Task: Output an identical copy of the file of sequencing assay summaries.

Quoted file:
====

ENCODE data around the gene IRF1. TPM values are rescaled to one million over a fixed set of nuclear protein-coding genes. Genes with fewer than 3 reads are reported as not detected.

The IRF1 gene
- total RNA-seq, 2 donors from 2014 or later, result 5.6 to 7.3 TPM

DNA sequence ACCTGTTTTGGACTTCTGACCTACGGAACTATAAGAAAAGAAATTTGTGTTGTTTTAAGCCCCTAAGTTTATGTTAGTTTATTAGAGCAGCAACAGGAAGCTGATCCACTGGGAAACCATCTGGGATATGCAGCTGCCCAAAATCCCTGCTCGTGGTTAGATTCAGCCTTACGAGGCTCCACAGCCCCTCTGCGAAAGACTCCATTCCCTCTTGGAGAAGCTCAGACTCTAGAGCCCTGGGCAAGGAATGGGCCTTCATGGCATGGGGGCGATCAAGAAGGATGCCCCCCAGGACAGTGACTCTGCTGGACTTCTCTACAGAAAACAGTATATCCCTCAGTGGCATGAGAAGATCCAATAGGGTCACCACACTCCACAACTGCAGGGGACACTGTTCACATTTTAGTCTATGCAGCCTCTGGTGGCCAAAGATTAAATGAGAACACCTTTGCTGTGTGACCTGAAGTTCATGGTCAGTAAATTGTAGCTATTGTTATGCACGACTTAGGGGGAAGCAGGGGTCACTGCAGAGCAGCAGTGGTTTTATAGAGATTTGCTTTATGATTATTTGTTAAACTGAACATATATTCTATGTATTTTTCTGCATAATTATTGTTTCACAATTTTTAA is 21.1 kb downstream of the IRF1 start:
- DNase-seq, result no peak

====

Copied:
ENCODE data around the gene IRF1. TPM values are rescaled to one million over a fixed set of nuclear protein-coding genes. Genes with fewer than 3 reads are reported as not detected.

The IRF1 gene
- total RNA-seq, 2 donors from 2014 or later, result 5.6 to 7.3 TPM

DNA sequence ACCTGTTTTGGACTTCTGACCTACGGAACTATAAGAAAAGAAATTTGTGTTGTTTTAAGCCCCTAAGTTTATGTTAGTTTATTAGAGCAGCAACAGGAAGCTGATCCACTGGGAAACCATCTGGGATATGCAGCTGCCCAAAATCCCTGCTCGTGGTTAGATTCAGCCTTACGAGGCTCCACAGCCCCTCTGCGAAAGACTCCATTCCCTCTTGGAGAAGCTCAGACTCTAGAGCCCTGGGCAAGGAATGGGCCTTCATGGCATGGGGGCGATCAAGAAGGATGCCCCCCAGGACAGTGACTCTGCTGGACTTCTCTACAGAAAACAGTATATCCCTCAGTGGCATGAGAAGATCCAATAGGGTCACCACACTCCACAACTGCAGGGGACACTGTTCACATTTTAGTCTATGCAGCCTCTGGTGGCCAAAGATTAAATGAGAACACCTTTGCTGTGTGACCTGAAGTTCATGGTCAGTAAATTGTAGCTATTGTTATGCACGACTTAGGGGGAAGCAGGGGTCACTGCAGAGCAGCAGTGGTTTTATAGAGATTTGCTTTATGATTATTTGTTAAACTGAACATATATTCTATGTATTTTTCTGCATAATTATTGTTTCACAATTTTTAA is 21.1 kb downstream of the IRF1 start:
- DNase-seq, result no peak